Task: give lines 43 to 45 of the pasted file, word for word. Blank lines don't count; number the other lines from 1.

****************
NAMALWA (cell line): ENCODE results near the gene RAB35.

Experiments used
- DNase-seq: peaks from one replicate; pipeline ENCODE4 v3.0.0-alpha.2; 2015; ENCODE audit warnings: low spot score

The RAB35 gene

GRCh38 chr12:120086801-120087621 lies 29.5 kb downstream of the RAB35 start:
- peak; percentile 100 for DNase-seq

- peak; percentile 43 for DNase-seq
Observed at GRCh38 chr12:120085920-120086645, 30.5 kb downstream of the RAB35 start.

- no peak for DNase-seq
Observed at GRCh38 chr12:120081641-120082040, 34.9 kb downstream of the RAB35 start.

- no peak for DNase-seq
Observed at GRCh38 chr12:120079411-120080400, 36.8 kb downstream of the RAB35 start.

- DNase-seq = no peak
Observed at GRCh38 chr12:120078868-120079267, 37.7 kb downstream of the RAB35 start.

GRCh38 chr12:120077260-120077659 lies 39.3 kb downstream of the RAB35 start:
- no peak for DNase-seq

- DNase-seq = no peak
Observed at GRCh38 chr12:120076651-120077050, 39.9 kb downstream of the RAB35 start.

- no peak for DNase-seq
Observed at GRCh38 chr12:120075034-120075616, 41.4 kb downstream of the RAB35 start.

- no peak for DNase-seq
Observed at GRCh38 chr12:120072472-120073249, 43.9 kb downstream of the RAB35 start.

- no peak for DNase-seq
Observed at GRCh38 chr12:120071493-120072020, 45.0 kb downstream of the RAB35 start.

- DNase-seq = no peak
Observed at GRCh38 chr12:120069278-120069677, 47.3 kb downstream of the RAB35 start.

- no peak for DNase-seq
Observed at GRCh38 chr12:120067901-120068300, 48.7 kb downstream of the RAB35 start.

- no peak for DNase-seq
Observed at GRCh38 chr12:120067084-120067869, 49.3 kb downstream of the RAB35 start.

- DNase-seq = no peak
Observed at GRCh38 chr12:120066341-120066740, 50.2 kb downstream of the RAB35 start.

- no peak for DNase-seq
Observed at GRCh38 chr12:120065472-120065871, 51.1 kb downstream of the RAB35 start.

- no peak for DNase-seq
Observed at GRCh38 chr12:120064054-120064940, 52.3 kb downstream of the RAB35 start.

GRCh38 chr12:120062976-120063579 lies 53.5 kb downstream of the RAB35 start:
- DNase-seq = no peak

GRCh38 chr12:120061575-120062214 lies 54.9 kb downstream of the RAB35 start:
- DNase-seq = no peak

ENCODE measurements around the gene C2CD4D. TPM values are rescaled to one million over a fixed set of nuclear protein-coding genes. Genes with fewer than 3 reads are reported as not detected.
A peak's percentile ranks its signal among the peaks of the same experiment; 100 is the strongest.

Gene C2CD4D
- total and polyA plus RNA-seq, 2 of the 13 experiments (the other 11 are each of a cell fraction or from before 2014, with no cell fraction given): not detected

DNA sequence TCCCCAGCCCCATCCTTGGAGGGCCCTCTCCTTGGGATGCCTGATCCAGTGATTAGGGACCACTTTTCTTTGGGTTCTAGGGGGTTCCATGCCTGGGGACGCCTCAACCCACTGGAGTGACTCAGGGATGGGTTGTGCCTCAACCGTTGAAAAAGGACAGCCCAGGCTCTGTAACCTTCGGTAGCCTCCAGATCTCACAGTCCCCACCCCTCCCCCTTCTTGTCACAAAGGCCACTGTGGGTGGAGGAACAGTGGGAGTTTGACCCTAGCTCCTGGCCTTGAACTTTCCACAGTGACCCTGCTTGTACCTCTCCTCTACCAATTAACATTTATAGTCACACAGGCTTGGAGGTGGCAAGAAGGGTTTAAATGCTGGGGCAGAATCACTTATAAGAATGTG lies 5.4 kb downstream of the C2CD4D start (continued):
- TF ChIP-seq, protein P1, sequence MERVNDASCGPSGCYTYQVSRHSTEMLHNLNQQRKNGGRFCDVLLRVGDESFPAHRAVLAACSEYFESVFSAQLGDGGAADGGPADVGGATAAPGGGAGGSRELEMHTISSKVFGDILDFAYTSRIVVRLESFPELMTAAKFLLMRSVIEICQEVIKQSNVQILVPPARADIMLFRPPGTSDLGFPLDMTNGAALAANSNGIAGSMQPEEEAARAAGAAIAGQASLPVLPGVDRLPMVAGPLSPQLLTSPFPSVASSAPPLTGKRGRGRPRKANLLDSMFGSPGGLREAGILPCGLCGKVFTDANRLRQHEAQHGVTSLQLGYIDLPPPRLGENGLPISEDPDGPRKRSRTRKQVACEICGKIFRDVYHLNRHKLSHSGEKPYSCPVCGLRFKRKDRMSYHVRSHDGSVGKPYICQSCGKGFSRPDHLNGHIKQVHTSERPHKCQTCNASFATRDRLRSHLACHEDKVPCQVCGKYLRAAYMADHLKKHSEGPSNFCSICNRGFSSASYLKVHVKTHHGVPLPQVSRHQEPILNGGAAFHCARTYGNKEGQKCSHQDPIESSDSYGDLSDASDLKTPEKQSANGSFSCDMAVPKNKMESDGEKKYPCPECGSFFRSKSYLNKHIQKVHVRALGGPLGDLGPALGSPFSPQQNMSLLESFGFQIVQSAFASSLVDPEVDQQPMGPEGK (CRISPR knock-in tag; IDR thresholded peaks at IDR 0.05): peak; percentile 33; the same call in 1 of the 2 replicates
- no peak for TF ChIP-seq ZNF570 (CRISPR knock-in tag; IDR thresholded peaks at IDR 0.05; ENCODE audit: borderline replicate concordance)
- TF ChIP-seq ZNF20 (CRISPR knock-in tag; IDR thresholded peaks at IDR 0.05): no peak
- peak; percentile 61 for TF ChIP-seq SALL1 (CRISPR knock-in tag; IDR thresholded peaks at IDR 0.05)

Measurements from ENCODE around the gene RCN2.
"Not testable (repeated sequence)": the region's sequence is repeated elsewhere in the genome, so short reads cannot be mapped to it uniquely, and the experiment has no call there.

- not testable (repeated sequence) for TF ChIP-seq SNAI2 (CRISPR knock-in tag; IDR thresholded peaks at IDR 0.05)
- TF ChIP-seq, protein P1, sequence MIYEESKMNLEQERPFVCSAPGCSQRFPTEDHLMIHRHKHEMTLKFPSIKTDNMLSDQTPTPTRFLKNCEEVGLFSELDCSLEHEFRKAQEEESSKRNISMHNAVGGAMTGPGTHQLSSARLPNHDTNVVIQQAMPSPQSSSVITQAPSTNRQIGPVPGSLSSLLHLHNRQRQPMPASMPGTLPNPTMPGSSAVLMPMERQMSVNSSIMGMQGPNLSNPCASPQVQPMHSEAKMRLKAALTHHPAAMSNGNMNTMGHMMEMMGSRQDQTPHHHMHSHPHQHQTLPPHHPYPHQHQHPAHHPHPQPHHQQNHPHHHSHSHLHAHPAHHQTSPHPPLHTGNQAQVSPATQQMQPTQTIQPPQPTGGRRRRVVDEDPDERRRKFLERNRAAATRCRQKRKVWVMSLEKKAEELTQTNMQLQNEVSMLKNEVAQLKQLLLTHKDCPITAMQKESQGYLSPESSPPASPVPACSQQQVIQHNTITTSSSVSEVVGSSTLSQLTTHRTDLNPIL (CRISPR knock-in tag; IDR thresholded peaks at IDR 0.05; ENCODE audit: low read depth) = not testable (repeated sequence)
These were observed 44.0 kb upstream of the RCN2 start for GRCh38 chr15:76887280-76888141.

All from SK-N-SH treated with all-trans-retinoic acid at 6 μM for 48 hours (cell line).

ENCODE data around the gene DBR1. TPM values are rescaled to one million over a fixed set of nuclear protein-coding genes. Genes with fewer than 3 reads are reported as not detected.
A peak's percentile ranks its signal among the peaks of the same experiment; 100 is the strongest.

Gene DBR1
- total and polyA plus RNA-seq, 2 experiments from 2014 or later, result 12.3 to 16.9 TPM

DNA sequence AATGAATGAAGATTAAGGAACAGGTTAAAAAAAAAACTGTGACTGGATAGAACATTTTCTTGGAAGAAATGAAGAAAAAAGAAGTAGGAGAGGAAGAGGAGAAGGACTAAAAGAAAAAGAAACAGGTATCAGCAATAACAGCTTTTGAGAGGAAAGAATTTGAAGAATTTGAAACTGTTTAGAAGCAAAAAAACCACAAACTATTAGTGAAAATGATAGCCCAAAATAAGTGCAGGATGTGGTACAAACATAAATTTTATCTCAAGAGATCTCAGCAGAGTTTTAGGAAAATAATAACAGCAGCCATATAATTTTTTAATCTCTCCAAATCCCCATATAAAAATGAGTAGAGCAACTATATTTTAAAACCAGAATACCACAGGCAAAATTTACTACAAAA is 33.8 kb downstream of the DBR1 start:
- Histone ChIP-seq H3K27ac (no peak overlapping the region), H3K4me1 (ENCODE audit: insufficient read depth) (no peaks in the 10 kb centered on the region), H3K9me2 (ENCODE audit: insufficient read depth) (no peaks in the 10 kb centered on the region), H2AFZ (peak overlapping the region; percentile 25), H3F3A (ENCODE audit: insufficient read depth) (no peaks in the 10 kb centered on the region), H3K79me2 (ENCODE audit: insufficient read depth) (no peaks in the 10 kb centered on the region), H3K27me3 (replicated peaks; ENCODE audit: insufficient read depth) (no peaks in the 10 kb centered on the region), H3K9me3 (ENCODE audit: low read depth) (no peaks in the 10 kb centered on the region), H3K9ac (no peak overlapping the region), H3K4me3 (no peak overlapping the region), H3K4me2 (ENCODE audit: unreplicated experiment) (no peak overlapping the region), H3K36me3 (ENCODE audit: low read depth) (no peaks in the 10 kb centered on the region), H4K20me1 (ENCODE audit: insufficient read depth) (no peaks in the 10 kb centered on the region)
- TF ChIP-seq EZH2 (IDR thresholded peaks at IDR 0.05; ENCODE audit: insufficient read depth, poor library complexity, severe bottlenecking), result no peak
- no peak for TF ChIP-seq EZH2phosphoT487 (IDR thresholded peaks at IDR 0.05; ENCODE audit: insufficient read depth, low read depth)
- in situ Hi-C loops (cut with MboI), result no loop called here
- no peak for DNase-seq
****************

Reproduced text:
Gene C2CD4D
- total and polyA plus RNA-seq, 2 of the 13 experiments (the other 11 are each of a cell fraction or from before 2014, with no cell fraction given): not detected

DNA sequence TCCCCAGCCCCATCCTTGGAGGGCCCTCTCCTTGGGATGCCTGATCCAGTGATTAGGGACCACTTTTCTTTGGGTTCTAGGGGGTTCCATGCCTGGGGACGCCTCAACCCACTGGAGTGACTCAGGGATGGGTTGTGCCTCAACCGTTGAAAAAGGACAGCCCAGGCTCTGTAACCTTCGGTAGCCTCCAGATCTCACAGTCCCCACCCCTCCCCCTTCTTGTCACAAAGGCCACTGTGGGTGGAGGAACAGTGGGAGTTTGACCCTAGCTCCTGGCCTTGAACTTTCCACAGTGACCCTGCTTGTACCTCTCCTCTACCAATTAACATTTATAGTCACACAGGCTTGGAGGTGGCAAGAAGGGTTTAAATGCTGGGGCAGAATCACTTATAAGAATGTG lies 5.4 kb downstream of the C2CD4D start (continued):